'Preserve Historic Sleeping Bear' Looking To Resume Restoration Work On Historic Faust Cabin In 2016
9 January 2016
Many visitors are familiar with charming log cabin perched on the hill next to Inspiration Point, overlooking Glen Lake. Locals have admired the cabin since 1929 when the cabin was built by Mary and George Faust. Today, the National Park Service owns the building and is working with volunteers from Preserve Historic Sleeping Bear to make necessary repairs so that the building might one day be open to the public.
A Frank Lloyd Wright Connection
According to PHSB director Susan Pocklington, the history of the Faust Cabin starts with Mary Faust who, as a college botany student, fell in love with the views of the Glen Lakes and the Manitou Passage. Later, she and her husband, George, purchased the property from Glen Haven entrepreneur D.H. Day before hiring Chicago architect Frank Sohm, a student of Frank Lloyd Wright, to design their vacation home.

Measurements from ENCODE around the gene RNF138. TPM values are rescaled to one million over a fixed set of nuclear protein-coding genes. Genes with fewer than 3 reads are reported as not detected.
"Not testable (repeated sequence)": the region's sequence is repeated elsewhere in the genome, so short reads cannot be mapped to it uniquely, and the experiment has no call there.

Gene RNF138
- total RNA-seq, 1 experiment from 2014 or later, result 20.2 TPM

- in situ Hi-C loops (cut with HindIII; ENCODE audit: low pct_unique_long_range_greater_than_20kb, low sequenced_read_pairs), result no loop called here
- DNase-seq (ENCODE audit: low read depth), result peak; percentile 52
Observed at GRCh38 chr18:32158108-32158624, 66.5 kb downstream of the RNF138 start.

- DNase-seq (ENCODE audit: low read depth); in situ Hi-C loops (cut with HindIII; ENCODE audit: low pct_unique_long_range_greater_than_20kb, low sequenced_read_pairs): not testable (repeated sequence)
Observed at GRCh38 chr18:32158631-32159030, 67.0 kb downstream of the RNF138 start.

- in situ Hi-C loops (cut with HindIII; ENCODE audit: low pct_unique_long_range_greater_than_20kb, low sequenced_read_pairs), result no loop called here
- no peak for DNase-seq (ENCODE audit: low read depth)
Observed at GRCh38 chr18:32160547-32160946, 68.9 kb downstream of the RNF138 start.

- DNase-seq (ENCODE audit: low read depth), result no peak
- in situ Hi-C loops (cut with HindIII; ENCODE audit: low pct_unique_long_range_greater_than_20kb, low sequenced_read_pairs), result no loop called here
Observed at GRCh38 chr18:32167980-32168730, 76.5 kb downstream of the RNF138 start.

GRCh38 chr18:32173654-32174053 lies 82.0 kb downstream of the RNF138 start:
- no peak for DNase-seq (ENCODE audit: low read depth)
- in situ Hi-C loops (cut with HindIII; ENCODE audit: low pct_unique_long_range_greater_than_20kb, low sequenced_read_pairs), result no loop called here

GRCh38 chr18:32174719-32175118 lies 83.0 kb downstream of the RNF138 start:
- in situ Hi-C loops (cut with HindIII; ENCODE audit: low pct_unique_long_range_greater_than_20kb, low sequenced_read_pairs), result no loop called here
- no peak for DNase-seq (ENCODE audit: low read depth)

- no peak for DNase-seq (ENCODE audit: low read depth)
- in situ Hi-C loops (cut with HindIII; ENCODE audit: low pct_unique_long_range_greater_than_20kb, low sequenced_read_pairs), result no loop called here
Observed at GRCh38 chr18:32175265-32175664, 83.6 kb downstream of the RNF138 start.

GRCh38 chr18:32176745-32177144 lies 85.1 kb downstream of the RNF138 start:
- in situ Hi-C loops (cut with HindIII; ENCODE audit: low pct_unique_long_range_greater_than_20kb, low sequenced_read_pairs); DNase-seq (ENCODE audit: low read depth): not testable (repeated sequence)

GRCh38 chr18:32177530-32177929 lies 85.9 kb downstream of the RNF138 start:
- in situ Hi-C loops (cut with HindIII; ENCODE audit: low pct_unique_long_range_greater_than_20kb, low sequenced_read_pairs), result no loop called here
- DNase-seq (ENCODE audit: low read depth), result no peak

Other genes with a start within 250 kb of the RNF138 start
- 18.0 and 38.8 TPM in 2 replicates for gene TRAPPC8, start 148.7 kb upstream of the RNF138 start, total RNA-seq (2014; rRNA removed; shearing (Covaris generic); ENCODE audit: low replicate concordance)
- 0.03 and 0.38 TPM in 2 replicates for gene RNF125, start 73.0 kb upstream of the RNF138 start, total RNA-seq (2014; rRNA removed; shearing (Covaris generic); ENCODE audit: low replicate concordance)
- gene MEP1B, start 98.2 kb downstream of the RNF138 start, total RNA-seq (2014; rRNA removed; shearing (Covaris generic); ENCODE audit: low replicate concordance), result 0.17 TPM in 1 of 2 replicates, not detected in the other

For the next 50 years, Mary spent up to nine months every year at the cabin and was joined by her family in the summers. An ardent gardener and naturalist, Mary landscaped and kept the cabin grounds and a large garden across the road.
History In The Remaking
After Mary’s death in 1977, the Faust family used the cabin as a greatly treasured seasonal home. Their desire to see it protected and open to the public eventually led to their selling it to the National Park Service.
Though beautifully preserved through the years, an estimated $132,000 of repairs needs to be done to protect it for the future. PHSB Direct Pocklington says that, in 2015, generous donors helped PHSB fund $10,600 to appraise the original furniture (which will remain in the cabin) and to begin window restoration. In 2016, PHSB is hoping to raise funds to meet the estimated $132,000 in expenses to continue restoration work, including foundation repair, lead and mold abatement, electrical upgrades and more.
PHSB is currently looking for donors. To support this preservation project, or preservation of any of the historic structures in the Lakeshore, please contact Preserve Historic Sleeping Bear at 231-334-6103, firstname.lastname@example.org or visit their website at www.phsb.org.